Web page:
Conditions are easier if the child is younger and cannot communicate because you don’t have to carry on a conversation, but harder because you also may have to carry them, thus occupying your hands. Easier if they can talk but harder when they can talk back or argue. Easier when they are older and can listen for and follow directions but harder when they want their own way.
The difficulty really comes when you are dealing with teenagers. An exceptionally high number of security details for teenagers has to be done covertly. This is to say that the kids just won’t want you around or cooperate with you if you are “in their space”. So forget about walking formations, suits, and stiff postures. Be prepared to dress casual and blend in. That includes both your physical appearance and behavior. One wrong move that embarrasses your young client and you are done, and with a negative review of your conduct reaching the parents, done for good.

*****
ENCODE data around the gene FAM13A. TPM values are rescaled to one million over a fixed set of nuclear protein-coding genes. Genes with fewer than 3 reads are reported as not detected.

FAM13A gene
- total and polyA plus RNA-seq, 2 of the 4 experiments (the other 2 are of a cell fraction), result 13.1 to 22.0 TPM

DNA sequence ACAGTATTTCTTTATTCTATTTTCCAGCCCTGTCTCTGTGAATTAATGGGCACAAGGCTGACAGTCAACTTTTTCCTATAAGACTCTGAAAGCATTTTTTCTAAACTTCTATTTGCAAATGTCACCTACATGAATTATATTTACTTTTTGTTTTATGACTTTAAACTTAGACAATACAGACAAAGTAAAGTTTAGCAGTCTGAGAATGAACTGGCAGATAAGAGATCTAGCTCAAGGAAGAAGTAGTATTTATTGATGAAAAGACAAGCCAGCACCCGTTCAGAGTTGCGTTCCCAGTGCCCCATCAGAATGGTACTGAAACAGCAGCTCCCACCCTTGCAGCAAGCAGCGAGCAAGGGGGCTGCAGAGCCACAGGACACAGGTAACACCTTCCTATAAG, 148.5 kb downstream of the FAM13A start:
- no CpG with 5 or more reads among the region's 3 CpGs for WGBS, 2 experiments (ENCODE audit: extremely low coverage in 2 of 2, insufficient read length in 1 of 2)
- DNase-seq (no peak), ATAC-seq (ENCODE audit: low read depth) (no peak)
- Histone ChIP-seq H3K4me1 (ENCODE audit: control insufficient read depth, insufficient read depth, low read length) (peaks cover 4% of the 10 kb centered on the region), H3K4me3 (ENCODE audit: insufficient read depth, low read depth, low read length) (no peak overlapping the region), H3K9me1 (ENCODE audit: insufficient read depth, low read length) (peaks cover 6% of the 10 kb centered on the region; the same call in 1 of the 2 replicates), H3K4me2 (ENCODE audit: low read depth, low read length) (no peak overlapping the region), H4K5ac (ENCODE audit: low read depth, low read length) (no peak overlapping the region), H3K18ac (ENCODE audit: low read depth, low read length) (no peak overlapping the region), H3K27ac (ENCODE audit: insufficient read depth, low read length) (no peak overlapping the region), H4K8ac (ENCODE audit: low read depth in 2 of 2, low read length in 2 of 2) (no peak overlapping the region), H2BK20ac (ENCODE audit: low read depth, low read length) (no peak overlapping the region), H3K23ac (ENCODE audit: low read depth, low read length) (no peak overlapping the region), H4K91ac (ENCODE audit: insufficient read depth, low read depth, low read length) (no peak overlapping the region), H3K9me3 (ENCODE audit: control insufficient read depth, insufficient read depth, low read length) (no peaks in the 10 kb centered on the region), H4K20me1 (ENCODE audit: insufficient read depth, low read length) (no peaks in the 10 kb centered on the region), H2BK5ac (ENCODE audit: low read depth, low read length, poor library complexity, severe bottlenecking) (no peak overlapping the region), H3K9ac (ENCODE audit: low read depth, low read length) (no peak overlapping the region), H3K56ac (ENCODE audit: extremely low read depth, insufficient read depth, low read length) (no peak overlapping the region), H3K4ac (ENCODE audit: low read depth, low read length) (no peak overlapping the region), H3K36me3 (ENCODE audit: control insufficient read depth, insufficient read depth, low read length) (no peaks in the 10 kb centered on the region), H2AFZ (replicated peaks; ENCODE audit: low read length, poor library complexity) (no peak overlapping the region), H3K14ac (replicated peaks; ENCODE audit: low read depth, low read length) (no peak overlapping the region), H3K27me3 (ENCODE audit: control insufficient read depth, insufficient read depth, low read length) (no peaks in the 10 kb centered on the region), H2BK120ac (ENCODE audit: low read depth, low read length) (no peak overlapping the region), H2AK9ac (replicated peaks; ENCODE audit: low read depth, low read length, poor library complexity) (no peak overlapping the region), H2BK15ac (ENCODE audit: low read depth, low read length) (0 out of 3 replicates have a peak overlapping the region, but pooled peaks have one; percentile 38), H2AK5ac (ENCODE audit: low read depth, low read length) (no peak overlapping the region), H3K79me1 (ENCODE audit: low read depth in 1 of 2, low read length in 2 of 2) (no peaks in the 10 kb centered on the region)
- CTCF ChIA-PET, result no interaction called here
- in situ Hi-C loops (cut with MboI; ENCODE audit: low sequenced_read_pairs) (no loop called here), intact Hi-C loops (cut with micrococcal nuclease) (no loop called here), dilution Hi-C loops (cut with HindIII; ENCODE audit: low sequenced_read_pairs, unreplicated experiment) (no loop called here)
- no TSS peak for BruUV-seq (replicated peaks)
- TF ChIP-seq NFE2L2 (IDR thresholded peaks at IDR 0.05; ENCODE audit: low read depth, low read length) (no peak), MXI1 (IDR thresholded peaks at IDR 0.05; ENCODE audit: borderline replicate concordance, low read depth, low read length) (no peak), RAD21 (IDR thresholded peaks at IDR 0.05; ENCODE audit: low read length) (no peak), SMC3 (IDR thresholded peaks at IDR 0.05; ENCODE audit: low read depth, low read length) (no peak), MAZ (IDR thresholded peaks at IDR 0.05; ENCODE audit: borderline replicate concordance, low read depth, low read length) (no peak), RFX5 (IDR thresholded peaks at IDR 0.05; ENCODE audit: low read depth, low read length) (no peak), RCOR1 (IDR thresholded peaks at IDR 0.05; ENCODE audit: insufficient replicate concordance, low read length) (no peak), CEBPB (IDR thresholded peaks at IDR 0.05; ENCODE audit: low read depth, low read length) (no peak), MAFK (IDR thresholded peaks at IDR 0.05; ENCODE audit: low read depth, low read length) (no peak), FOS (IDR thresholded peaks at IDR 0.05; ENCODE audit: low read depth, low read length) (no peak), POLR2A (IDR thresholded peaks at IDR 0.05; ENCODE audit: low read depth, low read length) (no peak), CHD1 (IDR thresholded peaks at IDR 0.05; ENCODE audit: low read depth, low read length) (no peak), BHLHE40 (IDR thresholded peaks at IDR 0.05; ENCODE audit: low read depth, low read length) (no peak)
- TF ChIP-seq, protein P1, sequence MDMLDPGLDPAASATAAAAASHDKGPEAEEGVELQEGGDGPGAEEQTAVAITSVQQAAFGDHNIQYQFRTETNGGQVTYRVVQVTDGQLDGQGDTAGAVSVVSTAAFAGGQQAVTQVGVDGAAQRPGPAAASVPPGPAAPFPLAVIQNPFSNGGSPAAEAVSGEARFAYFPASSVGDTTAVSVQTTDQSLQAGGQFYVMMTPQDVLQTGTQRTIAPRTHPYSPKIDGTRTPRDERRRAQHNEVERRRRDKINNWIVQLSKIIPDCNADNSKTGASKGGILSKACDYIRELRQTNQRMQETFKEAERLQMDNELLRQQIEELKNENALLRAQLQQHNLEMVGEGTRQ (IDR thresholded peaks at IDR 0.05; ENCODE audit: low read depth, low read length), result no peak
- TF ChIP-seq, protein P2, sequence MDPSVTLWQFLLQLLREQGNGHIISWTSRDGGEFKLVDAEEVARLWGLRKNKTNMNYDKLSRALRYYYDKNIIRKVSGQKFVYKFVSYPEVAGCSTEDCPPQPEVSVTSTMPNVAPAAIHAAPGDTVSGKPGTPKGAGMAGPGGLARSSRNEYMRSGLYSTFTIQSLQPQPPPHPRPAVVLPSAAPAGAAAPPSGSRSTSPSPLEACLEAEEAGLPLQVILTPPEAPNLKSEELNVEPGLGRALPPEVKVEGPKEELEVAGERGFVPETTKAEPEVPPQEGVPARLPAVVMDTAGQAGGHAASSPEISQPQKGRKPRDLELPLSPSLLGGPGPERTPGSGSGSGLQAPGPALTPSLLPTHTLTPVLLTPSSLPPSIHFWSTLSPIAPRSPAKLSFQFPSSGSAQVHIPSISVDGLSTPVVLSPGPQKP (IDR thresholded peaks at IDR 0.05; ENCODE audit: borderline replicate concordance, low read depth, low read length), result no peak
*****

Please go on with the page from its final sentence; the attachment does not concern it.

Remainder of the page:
Here are some hints to consider when protecting children:
If you can work with a caretaker or parent and allow them to care for the child, this is ideal. The adult would go through training with you to learn to understand verbal instructions and non-verbal instructions and you would not deal directly with the child or ever be alone with them. You must also consider your age and athletic ability when compared with the nanny or the parent(s). Could you pass for a spouse or parent or Aunt or Uncle?